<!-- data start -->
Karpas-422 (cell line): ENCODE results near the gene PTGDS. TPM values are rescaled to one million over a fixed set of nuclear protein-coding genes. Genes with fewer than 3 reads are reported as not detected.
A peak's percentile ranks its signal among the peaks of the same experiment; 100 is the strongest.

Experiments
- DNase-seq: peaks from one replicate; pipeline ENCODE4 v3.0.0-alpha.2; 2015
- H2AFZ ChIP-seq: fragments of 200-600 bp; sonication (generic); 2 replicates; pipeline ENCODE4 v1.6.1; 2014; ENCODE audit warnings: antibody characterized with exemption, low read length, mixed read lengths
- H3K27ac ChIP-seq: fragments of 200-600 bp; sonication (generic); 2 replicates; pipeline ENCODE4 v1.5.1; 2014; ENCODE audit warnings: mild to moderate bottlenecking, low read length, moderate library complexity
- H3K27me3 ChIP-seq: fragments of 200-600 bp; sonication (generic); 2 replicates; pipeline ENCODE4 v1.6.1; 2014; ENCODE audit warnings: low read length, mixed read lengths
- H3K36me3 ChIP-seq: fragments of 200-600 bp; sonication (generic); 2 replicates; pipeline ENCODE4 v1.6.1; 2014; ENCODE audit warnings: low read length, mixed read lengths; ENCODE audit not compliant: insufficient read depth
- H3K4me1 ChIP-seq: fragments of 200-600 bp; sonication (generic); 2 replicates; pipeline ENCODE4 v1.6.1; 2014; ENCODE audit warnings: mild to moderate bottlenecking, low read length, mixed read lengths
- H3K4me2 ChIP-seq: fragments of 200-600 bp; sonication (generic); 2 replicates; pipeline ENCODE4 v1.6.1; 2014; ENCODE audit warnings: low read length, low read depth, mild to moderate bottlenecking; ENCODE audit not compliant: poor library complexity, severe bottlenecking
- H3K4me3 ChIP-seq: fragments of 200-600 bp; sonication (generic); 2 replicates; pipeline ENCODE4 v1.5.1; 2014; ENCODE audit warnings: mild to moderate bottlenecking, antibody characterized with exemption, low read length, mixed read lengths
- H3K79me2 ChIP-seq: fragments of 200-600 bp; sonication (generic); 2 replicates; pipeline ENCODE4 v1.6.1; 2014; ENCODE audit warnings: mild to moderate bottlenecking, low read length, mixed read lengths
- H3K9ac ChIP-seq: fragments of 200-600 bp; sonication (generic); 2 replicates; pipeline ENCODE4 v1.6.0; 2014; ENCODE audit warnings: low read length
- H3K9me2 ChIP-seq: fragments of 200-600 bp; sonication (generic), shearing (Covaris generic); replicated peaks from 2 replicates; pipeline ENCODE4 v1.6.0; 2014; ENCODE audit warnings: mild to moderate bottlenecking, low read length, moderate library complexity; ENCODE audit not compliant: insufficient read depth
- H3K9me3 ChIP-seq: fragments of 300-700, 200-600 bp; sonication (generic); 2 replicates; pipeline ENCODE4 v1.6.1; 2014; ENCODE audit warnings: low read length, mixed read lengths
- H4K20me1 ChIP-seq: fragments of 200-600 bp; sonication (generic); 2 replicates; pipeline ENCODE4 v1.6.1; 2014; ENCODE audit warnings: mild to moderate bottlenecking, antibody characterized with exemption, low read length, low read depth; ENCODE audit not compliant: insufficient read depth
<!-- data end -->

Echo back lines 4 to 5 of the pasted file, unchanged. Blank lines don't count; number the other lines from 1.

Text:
- DNase-seq: peaks from one replicate; pipeline ENCODE4 v3.0.0-alpha.2; 2015
- H2AFZ ChIP-seq: fragments of 200-600 bp; sonication (generic); 2 replicates; pipeline ENCODE4 v1.6.1; 2014; ENCODE audit warnings: antibody characterized with exemption, low read length, mixed read lengths